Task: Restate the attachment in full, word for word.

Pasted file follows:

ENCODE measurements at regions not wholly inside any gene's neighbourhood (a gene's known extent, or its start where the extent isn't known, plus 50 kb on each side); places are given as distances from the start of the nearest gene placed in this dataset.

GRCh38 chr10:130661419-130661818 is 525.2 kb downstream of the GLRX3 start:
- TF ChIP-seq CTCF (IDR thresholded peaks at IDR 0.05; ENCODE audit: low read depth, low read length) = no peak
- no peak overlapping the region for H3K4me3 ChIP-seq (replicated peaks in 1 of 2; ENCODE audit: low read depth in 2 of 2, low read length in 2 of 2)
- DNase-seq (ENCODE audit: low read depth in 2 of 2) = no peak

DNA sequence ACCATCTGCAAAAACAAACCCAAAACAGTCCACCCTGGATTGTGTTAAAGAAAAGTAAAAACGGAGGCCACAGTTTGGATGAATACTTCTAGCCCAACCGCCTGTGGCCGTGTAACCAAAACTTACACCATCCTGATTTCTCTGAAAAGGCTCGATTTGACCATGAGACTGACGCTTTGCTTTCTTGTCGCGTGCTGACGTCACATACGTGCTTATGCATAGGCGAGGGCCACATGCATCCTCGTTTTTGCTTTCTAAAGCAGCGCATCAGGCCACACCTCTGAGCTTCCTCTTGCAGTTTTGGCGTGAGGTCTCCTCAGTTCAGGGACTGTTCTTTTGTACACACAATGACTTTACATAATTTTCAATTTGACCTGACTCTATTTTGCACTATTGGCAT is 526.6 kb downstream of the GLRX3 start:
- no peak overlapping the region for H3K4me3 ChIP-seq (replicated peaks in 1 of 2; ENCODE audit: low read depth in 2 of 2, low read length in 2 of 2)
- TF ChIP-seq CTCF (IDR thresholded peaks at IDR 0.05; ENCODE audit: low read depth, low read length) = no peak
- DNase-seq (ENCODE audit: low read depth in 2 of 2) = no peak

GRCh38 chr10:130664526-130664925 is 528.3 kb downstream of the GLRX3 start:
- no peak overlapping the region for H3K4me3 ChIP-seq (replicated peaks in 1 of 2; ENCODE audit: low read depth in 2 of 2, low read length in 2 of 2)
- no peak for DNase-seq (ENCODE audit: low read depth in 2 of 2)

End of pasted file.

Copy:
ENCODE measurements at regions not wholly inside any gene's neighbourhood (a gene's known extent, or its start where the extent isn't known, plus 50 kb on each side); places are given as distances from the start of the nearest gene placed in this dataset.

GRCh38 chr10:130661419-130661818 is 525.2 kb downstream of the GLRX3 start:
- TF ChIP-seq CTCF (IDR thresholded peaks at IDR 0.05; ENCODE audit: low read depth, low read length) = no peak
- no peak overlapping the region for H3K4me3 ChIP-seq (replicated peaks in 1 of 2; ENCODE audit: low read depth in 2 of 2, low read length in 2 of 2)
- DNase-seq (ENCODE audit: low read depth in 2 of 2) = no peak

DNA sequence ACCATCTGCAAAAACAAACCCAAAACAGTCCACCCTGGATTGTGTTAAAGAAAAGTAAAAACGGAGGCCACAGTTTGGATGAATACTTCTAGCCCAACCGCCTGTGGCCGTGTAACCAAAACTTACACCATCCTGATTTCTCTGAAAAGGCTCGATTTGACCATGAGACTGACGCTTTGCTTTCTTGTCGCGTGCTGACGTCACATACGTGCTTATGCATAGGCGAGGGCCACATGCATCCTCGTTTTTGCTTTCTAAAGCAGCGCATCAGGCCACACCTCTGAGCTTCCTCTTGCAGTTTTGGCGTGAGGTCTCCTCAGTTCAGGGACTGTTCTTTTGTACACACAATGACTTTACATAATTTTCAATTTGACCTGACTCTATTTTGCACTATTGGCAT is 526.6 kb downstream of the GLRX3 start:
- no peak overlapping the region for H3K4me3 ChIP-seq (replicated peaks in 1 of 2; ENCODE audit: low read depth in 2 of 2, low read length in 2 of 2)
- TF ChIP-seq CTCF (IDR thresholded peaks at IDR 0.05; ENCODE audit: low read depth, low read length) = no peak
- DNase-seq (ENCODE audit: low read depth in 2 of 2) = no peak

GRCh38 chr10:130664526-130664925 is 528.3 kb downstream of the GLRX3 start:
- no peak overlapping the region for H3K4me3 ChIP-seq (replicated peaks in 1 of 2; ENCODE audit: low read depth in 2 of 2, low read length in 2 of 2)
- no peak for DNase-seq (ENCODE audit: low read depth in 2 of 2)